The English architect George Gilbert Scott, who was an expert for the restoration of medieval churches and an advocate of the gothic architectural style, was commissioned to devise a new design. He designed an 86 meter-long nave, with a 28 meter-high vault. The architecture was strongly influenced by French and English gothic styles, though the pointed spire is typically German. The amount of sculptures made from sandstone in the interior and on the spire was unusual.
I made several trips to St. Nikolai while I was in Hamburg. It was a reminder that not even something sacred can escape the destructive powers of war.
The once grand church doors now open onto rubble and debris.
Even though much of the Church now lay in ruin, it is still very beautiful and impressive.

The Streets of Hamburg

After a long drive and a less than satisfying lunch at a quaint German restaurant called Burger King, we settled in to our hotel in Hamburg, Germany. The weather was grey and dull but that didn’t keep me indoors for long. With a tourist map in hand I ventured out into the city.

Outside the Rathaus I found this metal map of the city.
Hamburg was a very easy to navigate. You can walk anywhere or take the train and get around. I walked from one end of the city to the other several times over the few days I was there.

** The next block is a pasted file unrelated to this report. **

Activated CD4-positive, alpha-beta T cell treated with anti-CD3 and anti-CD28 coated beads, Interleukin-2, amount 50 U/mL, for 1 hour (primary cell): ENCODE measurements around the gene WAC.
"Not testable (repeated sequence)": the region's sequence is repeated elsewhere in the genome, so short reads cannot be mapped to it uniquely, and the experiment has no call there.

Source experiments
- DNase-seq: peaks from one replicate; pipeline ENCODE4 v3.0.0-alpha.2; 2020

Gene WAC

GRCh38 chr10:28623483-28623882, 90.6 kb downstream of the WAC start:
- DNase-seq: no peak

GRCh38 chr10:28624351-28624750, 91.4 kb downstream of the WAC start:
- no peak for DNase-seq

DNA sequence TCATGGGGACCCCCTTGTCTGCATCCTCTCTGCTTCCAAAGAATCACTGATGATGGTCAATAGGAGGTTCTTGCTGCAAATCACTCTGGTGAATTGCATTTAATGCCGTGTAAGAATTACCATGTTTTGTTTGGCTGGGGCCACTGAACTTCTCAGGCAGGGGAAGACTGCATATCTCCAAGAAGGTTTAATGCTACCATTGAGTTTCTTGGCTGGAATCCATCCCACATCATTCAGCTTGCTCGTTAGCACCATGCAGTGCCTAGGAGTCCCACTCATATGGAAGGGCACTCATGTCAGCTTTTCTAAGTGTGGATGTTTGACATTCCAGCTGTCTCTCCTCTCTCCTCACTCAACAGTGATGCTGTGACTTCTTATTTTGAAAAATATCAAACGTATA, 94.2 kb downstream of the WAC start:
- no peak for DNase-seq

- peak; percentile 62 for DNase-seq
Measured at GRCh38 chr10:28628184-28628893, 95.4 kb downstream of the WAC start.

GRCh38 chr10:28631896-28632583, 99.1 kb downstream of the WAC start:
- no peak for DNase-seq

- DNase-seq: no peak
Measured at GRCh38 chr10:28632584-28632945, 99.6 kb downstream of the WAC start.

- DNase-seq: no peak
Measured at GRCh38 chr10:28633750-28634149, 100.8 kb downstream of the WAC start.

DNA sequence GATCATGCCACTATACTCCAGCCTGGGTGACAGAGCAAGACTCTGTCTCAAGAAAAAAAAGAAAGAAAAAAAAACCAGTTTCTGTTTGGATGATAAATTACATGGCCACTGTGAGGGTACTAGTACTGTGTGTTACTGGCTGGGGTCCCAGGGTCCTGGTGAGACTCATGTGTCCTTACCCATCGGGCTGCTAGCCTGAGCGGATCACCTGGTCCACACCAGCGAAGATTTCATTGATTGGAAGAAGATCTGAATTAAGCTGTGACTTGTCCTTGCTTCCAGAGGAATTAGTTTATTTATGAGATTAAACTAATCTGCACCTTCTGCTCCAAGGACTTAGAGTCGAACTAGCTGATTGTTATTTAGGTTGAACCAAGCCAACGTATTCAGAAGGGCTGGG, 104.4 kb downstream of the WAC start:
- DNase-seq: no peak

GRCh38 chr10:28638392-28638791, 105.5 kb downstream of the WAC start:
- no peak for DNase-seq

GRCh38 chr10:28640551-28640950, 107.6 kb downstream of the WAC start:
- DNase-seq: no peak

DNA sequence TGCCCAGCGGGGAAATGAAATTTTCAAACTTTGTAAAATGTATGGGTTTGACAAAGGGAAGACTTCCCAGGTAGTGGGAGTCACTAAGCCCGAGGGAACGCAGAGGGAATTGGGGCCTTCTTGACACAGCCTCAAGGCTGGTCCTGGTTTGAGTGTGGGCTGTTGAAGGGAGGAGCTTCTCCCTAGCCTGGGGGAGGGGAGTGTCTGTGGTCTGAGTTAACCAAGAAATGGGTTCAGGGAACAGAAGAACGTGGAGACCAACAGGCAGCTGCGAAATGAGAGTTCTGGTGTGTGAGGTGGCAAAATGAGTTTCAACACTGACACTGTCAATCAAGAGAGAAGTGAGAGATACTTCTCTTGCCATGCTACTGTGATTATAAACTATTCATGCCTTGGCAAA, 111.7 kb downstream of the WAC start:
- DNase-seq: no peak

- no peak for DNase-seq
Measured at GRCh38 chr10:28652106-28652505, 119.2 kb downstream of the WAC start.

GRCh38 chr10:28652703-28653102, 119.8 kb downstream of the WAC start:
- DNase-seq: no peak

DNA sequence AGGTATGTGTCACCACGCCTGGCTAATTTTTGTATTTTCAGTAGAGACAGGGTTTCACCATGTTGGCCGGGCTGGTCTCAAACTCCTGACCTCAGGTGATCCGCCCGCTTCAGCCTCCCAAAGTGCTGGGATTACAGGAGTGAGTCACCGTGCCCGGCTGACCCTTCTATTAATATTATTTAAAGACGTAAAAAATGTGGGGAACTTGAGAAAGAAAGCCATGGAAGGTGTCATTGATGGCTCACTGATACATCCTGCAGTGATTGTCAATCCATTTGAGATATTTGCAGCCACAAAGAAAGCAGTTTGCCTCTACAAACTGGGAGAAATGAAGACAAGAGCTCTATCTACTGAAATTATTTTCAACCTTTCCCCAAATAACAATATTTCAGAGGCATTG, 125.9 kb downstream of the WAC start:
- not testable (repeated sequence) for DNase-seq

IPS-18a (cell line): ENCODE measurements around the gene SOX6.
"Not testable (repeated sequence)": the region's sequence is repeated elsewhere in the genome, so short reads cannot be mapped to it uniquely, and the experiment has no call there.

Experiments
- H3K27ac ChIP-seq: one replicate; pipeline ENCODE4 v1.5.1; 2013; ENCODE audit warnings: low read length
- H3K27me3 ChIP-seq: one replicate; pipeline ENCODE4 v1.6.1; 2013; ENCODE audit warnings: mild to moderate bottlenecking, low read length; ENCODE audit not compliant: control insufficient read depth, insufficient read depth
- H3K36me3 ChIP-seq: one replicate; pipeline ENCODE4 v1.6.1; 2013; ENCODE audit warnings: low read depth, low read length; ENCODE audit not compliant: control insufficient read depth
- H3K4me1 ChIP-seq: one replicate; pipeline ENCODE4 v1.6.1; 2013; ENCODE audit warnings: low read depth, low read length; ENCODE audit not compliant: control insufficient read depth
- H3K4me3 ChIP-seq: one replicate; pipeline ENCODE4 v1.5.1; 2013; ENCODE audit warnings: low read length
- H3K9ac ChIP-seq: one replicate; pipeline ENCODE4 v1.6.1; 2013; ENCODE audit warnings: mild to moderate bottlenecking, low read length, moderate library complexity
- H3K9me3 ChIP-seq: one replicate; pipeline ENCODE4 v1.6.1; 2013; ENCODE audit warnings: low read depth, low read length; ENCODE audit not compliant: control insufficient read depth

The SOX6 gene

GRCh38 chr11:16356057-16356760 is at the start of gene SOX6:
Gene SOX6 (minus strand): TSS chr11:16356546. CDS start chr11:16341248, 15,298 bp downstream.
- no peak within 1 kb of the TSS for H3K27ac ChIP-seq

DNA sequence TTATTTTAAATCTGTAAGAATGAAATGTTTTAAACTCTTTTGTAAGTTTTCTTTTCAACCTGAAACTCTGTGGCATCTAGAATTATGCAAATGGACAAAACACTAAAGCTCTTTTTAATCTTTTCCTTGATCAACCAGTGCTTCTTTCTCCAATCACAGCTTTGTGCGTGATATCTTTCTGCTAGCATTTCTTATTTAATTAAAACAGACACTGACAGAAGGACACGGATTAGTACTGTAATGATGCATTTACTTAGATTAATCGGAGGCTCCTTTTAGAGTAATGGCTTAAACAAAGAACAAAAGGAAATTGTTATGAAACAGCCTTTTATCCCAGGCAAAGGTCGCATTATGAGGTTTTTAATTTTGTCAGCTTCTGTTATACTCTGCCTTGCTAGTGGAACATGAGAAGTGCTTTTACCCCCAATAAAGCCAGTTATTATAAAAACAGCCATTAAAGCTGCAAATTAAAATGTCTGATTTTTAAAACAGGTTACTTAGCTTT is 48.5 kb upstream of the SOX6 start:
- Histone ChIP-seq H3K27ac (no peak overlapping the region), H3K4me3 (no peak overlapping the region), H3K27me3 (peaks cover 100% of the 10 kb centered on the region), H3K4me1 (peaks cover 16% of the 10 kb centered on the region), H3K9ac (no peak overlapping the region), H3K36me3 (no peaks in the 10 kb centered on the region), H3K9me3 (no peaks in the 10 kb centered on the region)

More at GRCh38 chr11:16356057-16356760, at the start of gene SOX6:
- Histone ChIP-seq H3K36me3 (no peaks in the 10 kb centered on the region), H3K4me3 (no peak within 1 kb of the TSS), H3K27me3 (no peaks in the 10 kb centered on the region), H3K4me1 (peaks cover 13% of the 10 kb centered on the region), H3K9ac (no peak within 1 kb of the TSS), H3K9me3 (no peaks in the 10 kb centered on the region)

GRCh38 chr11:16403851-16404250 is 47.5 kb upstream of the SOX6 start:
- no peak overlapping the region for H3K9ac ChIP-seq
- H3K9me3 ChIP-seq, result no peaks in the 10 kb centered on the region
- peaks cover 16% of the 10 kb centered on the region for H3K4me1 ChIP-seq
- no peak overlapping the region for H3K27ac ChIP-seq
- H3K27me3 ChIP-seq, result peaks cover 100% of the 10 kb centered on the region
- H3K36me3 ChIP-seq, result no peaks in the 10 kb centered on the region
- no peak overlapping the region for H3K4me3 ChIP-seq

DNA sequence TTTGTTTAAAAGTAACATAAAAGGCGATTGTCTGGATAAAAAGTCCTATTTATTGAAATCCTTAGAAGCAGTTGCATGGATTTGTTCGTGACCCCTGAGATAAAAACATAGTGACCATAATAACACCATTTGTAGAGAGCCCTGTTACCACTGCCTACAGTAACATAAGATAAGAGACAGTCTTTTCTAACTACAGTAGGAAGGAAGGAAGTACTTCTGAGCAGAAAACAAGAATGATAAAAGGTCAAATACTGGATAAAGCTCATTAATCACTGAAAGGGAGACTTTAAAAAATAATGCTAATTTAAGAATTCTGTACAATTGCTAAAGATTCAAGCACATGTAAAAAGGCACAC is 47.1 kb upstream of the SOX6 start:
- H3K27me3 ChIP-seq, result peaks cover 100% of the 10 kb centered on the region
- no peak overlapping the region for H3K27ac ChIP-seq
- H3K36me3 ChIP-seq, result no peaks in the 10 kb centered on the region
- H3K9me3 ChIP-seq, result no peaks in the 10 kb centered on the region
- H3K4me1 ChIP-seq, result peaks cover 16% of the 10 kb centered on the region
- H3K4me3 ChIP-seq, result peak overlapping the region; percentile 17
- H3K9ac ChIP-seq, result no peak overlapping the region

Throughout the city, there were reminders of it’s ancient history. Narrow alleyways opened onto the canals. Side streets still had half timbered houses and the remnants of World War I were everywhere.
Bronze statues stand guard outside the Kontourhaus of Laisez-Hof. Otto Fürst von Bismarck, German imperial chancellor from 1862 to 1890 and
Albrecht Graf von Roon, German Field Marshall watch silently from their perches. If you want to locate them yourself they are at Location N 53°32’52” E 9°59’31”.
The other side of the building facing the canal had a sculpture of a sailing ship on high.
The city was full of surprises, near our hotel, I watched this guy and his friends bounce their bicycles from post to post.

24 Hours in Amsterdam

24 hours in my first foreign capital wasn’t ideal for taking in the local scene, but I made the best of it. Taking the train from Schipol Airport, we headed for the city center and started walking toward the canals.

Amsterdam may be known for it’s canals, but it’s also populated with bicycles. Everywhere you go, there are bicyclists speeding down the street looking for pedestrians to run over.

One of the interesting architectural features on Amsterdam’s streets.

A view of the Westerkerk (Western Church) from the canal by the Anne Frank House.

The church was built in the period 1620 – 1631 by builder and architect Hendrick de Keyser. The church tower was designed by builder Jacob van Campen, with it’s 85 meters (about 280 feet) spire it is the highest church tower in Amsterdam.
On the top of the spire is a big blue crown, symbolizing the Imperial Crown of Maximilian I of Austria, ruler of a large part of The Netherlands in the 15th century. From 1906 until 2006 the crown was painted yellow. In 2006 the color of the crown was repainted in its original color blue.
Anne Frank mentions hearing the church bells of the Westerkerk in her diary.

The Black Cafe

The Waffle Wagon outside Schipol Airport. If you have the chance you must try the Stroopwaffel, 2 crispy waffles with sweet syrup in between.

One whirlwind day in Amsterdam, tomorrow we are off to Germany.